By Melissa Bailey
“It would feel like murder to pull her life support,” a young woman tells the doctor.
The woman sits by a hospital bed where her mother, Selena, lies unresponsive, hooked up to a
breathing tube. The daughter has already made one attempt to save her mother’s life; she
pulled Selena out of the car and performed CPR when her heart stopped en route to the
hospital — an experience she calls “beyond terrifying.”
Now the doctor tells the family Selena will never wake up in a meaningful way. But the daughter
says she can’t let her mother go: “I’m always looking for another miracle.”
The scene, captured in the documentary “Extremis,” took place in a hospital’s intensive care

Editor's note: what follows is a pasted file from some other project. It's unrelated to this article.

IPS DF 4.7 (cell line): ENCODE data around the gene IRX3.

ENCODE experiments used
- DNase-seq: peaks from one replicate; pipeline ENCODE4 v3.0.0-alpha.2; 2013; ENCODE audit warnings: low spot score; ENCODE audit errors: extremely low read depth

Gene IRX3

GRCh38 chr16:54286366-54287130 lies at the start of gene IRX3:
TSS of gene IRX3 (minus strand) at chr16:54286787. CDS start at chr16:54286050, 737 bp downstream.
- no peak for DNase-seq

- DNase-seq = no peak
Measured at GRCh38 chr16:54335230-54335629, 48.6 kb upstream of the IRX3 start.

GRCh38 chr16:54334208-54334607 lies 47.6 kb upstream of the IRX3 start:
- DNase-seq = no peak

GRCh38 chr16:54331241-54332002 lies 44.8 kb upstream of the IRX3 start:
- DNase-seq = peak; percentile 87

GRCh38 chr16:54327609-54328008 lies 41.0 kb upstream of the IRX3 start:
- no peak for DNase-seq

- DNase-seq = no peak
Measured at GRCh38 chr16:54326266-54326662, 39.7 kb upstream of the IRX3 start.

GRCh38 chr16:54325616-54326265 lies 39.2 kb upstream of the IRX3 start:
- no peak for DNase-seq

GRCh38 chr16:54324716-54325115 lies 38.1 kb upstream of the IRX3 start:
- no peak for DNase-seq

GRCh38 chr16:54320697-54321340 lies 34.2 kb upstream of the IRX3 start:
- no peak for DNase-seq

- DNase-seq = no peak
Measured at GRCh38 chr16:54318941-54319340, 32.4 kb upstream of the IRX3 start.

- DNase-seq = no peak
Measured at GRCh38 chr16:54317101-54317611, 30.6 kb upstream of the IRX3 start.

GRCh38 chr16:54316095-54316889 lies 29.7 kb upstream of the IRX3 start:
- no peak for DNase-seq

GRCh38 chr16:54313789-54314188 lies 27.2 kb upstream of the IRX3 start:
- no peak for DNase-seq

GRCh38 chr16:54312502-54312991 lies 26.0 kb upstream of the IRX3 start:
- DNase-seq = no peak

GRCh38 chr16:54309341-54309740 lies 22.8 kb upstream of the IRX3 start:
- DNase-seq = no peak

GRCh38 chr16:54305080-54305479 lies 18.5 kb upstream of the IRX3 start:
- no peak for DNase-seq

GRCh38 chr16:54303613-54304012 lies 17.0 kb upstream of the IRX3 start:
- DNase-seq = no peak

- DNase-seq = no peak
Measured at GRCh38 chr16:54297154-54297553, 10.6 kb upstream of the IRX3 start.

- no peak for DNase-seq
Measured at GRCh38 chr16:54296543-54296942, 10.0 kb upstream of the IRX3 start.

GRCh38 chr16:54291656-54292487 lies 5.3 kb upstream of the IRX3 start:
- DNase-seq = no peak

unit in Oakland, Calif.
Three thousand miles away, at Boston’s Bethel AME Church one recent fall evening, the Rev.
Gloria White-Hammond watched the film with a group of women from her predominantly black
congregation. As they gathered around a long table in the church’s youth center at 7 p.m.,
White-Hammond offered oranges and chocolate chip cookies — and a warning that the film
might be very hard to watch.
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